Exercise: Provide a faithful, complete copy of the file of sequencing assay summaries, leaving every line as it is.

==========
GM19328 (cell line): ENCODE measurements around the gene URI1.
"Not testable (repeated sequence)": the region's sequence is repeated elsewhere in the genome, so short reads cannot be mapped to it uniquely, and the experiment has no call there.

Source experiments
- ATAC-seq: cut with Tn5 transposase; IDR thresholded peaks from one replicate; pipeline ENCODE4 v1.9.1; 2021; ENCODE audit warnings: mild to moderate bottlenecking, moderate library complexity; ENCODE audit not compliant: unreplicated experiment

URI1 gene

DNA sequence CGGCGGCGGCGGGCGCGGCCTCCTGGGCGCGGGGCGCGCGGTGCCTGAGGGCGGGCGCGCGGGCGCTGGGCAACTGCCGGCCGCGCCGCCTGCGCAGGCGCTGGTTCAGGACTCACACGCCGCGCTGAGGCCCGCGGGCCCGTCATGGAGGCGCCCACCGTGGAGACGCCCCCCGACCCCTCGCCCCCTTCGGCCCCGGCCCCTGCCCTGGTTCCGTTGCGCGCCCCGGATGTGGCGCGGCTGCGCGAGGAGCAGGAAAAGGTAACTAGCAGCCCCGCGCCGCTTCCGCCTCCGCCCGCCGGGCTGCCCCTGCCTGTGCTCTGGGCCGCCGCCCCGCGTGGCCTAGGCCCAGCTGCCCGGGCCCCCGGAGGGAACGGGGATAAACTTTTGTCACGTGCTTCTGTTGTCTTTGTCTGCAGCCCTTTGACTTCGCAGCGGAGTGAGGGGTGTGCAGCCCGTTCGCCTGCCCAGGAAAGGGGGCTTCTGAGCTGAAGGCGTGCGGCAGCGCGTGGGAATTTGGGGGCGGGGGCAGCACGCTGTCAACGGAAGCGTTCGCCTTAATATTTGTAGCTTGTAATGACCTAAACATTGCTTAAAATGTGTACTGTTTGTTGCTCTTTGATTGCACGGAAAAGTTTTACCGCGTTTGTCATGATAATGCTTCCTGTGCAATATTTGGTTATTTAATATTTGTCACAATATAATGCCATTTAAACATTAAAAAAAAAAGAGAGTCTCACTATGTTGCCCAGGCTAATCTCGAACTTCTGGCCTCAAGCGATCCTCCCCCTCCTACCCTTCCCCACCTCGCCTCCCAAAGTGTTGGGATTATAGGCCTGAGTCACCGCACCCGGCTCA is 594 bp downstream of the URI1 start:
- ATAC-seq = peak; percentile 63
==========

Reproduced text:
GM19328 (cell line): ENCODE measurements around the gene URI1.
"Not testable (repeated sequence)": the region's sequence is repeated elsewhere in the genome, so short reads cannot be mapped to it uniquely, and the experiment has no call there.

Source experiments
- ATAC-seq: cut with Tn5 transposase; IDR thresholded peaks from one replicate; pipeline ENCODE4 v1.9.1; 2021; ENCODE audit warnings: mild to moderate bottlenecking, moderate library complexity; ENCODE audit not compliant: unreplicated experiment

URI1 gene

DNA sequence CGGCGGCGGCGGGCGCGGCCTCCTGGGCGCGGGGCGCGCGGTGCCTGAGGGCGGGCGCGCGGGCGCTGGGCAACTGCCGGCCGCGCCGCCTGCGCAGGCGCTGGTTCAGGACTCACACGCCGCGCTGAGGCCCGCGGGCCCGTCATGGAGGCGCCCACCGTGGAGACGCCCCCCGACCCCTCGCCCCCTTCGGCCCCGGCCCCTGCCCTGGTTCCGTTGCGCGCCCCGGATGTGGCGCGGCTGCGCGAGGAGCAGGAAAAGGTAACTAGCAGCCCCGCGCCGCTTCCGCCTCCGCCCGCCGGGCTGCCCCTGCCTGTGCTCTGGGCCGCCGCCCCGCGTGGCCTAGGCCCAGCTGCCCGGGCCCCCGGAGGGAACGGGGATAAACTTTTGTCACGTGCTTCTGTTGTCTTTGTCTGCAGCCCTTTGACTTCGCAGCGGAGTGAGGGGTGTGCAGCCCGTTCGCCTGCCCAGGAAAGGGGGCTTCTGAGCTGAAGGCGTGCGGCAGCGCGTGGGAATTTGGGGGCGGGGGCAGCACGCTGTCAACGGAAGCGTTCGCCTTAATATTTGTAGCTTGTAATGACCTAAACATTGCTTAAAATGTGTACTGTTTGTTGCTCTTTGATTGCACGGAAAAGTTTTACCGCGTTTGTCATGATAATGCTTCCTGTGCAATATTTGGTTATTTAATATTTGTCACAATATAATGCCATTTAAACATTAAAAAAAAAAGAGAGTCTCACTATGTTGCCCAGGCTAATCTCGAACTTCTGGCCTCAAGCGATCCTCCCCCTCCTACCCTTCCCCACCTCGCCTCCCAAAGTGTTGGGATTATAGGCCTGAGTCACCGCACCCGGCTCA is 594 bp downstream of the URI1 start:
- ATAC-seq = peak; percentile 63